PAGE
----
Prostitution and Sex Work in Global Cinema

New Takes on Fallen Women

  • Danielle Hipkins
  • Kate Taylor-Jones

Part of the Global Cinema book series (GLOBALCINE)

Table of contents

  1. Front Matter
    Pages i-xvi
  2. Danielle Hipkins, Kate Taylor-Jones
    Pages 1-15
  3. Re-Viewing The Politics Of Poverty And Pity

  4. Coming To The Cinematic City In Global Modernity

  5. Transgressive Women?

  6. Suffering Heroines Revisited

  7. Re-Viewing Women In The Postmodern City

  8. Back Matter
    Pages 287-295

About this book


This volume brings together international scholars to engage in the question of how film has represented a figure that for many is simply labelled ‘prostitute’. The prostitute is one of the most enduring female figures. She has global historical resonance and stories, images and narratives surrounding her, and her experiences, circulate transnationally. As this book will explore, the broad term prostitute can cover a variety of experiences and representations that are both repressive and also have the potential to empower women and disrupt cultural expectations. The contributors aim to consider how frequently 19th-century narratives of female prostitution—hence the label ‘fallen women’—are still recycled in contemporary visual contexts, and to understand how widespread, and in what contexts, the destigmatization of female sex work is underway on screen.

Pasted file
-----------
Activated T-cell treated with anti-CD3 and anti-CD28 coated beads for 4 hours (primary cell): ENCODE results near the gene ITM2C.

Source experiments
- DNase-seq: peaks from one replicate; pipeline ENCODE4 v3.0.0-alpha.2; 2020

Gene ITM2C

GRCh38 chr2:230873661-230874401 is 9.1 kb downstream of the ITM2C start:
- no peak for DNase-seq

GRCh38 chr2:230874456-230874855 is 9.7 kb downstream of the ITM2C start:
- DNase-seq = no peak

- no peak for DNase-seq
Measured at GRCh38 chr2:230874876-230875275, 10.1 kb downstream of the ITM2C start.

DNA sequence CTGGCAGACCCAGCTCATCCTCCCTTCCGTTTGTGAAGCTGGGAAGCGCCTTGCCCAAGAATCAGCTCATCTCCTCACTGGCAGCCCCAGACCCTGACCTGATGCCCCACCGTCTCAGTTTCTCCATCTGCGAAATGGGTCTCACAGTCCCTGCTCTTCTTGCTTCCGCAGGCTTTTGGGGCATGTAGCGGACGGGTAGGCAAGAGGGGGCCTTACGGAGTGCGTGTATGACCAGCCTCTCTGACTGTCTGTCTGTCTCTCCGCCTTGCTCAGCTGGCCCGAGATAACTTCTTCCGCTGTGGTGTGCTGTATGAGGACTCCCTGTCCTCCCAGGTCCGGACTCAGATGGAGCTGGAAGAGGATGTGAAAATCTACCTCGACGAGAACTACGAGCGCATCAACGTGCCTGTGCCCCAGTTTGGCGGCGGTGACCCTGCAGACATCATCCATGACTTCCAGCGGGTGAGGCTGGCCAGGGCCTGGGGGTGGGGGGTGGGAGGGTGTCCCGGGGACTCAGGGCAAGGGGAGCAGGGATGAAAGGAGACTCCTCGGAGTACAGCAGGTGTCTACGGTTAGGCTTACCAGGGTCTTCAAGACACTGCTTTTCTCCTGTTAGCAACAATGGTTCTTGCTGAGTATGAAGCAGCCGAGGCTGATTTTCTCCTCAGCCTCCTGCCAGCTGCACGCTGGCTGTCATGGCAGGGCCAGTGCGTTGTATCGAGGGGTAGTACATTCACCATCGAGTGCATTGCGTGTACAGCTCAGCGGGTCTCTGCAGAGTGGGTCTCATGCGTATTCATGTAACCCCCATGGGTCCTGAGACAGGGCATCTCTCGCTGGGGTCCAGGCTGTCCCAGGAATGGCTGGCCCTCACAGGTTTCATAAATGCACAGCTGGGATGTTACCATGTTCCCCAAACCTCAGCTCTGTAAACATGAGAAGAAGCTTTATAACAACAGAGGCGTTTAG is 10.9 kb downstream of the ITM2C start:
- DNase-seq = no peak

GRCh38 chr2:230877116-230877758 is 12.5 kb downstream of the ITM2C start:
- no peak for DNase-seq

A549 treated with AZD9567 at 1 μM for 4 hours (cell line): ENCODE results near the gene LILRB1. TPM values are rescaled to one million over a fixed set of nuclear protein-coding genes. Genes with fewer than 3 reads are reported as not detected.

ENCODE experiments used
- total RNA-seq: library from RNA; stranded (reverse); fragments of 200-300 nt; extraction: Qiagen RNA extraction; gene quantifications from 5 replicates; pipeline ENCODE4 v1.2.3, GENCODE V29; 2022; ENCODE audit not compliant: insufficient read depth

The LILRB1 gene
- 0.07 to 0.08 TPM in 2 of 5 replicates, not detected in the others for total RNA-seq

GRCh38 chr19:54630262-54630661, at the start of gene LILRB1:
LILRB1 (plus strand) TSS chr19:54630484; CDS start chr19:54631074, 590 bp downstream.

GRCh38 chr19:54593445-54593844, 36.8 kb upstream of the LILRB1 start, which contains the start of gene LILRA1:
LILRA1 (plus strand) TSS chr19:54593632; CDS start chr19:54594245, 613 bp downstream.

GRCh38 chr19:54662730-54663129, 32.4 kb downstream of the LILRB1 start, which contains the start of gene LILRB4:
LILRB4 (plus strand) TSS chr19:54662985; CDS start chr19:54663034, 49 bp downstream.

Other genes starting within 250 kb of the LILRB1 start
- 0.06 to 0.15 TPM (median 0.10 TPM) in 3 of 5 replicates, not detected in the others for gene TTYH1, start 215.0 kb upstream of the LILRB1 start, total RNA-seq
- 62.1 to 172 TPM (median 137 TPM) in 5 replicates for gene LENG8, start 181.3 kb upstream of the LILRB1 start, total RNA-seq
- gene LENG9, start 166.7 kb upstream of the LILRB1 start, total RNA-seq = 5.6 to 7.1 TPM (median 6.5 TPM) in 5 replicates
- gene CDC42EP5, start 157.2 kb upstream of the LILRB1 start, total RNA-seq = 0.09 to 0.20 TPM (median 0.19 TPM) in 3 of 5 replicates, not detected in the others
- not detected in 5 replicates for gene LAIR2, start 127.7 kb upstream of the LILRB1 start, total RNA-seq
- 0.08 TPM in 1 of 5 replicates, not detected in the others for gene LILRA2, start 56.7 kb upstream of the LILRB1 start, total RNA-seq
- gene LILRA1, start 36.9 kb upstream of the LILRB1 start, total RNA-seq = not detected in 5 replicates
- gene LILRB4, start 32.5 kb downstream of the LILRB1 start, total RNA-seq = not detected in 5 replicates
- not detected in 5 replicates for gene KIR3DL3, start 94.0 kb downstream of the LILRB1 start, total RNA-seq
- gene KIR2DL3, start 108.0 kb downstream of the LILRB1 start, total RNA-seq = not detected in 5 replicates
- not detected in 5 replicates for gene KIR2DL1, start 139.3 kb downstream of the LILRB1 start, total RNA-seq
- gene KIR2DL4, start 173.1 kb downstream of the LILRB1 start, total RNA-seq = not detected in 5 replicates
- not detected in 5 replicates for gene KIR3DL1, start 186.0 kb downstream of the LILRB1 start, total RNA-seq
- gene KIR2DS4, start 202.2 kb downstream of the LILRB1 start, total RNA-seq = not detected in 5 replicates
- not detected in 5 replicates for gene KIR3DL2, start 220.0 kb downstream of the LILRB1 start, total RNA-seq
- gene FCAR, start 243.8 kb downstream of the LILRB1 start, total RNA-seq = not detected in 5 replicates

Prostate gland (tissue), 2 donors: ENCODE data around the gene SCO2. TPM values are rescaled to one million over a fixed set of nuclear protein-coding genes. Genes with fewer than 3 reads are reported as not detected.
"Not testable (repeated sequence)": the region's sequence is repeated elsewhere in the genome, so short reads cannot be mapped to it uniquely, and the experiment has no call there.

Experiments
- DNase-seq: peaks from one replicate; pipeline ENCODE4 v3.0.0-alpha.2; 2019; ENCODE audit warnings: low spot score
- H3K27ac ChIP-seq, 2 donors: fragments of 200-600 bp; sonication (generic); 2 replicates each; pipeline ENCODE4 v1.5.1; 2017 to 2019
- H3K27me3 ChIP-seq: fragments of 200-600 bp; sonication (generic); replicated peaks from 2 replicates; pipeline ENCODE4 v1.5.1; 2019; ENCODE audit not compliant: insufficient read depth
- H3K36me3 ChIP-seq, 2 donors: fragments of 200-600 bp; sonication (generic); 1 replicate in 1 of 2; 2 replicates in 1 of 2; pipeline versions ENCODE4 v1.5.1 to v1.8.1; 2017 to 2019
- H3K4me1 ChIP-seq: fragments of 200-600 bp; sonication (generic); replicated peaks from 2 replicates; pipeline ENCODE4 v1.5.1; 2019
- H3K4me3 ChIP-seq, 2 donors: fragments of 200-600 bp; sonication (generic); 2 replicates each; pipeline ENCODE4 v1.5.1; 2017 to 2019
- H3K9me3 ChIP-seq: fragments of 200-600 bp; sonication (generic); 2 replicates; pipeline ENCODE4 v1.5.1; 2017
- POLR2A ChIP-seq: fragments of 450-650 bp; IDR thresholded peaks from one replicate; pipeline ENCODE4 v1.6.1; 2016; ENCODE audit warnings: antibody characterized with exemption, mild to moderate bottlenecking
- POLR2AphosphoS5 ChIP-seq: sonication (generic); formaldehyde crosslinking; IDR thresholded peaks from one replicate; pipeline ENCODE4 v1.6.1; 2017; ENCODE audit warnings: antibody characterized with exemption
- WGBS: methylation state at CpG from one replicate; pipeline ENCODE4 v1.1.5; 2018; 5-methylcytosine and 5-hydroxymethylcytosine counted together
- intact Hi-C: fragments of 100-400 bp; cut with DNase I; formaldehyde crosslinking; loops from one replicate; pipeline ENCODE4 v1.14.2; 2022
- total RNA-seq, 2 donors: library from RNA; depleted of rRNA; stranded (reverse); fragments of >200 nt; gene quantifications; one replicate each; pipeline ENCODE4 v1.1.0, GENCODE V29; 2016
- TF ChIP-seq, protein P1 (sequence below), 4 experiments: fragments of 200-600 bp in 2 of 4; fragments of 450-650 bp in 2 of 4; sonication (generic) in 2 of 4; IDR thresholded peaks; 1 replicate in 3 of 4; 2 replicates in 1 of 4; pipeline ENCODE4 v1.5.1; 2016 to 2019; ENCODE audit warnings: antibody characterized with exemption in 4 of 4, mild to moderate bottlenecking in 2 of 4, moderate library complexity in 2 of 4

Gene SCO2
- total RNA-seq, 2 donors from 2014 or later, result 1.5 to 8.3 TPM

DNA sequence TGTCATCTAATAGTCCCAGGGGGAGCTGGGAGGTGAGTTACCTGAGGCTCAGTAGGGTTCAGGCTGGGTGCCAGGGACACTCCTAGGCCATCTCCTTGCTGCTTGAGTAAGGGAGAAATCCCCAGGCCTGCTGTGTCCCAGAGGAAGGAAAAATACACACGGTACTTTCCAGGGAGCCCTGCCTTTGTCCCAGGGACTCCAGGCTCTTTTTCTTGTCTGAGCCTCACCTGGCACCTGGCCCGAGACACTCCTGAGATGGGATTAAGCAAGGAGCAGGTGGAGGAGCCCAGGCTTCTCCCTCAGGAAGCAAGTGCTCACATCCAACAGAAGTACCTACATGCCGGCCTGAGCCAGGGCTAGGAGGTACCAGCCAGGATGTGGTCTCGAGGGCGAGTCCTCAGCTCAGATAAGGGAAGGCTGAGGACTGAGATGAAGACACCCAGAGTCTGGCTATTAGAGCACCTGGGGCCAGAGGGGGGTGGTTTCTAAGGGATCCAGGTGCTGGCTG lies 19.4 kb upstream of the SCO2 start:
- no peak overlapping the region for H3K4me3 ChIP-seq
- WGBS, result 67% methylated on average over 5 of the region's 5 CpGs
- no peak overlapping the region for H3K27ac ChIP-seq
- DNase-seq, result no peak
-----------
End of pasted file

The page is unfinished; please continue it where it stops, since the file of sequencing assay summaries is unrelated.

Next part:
Global Cinema Gender Politics Prostitution Sex Work Global Inequality

Editors and affiliations

  • Danielle Hipkins
    • 1
  • Kate Taylor-Jones
    • 2
  1. 1.Department of Modern LanguagesUniversity of ExeterExeterUnited Kingdom
  2. 2.Department of East Asian StudiesUniversity of SheffieldSheffieldUnited Kingdom

Bibliographic information